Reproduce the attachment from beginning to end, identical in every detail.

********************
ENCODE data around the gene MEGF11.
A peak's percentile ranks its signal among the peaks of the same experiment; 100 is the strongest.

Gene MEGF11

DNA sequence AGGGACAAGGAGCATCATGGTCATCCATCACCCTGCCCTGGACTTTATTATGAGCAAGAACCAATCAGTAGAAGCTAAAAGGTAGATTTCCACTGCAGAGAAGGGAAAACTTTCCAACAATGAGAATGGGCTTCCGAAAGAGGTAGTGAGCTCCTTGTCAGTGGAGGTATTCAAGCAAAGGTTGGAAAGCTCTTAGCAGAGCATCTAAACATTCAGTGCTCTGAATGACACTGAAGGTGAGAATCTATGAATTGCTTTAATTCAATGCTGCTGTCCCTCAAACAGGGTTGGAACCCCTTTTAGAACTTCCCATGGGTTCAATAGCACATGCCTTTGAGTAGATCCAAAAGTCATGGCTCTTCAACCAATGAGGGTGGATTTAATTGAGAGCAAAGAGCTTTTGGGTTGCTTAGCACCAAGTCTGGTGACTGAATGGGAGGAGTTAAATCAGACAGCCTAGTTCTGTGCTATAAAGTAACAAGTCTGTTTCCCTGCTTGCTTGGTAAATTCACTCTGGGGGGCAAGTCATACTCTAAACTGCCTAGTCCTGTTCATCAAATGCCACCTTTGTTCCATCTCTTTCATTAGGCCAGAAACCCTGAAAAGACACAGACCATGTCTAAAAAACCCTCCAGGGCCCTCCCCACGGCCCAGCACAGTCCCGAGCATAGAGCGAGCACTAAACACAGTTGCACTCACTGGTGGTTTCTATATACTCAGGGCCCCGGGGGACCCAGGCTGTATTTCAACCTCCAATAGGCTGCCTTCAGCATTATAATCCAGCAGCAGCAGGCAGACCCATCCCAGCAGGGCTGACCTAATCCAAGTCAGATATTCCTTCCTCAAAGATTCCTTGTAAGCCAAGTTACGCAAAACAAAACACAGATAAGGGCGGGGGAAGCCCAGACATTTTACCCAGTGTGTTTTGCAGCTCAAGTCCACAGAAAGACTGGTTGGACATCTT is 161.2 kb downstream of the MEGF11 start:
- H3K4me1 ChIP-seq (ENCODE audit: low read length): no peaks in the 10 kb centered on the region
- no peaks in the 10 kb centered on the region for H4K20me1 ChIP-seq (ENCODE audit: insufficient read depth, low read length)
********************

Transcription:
ENCODE data around the gene MEGF11.
A peak's percentile ranks its signal among the peaks of the same experiment; 100 is the strongest.

Gene MEGF11

DNA sequence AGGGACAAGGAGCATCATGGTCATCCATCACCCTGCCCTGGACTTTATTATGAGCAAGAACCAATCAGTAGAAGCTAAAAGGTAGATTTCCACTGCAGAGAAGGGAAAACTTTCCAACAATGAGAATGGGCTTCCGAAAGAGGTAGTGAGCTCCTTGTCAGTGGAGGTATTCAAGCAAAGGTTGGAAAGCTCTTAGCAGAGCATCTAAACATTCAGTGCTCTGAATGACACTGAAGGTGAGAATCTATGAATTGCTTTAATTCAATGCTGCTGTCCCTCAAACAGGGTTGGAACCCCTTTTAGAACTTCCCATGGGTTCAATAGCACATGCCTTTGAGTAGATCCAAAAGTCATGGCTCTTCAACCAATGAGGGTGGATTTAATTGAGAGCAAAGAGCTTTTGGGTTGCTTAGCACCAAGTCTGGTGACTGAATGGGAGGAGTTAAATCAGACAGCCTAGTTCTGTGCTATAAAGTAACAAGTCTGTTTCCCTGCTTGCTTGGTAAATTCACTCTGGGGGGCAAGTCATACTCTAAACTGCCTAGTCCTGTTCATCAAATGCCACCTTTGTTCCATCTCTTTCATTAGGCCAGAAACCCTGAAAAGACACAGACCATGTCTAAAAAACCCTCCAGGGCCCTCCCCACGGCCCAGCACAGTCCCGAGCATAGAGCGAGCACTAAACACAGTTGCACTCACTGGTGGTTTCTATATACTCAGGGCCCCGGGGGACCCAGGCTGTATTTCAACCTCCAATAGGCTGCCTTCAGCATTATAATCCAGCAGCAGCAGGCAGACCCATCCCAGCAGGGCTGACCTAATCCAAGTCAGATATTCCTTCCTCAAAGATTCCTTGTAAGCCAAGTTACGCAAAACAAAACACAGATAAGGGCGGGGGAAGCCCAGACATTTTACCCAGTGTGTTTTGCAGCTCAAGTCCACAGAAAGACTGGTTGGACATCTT is 161.2 kb downstream of the MEGF11 start:
- H3K4me1 ChIP-seq (ENCODE audit: low read length): no peaks in the 10 kb centered on the region
- no peaks in the 10 kb centered on the region for H4K20me1 ChIP-seq (ENCODE audit: insufficient read depth, low read length)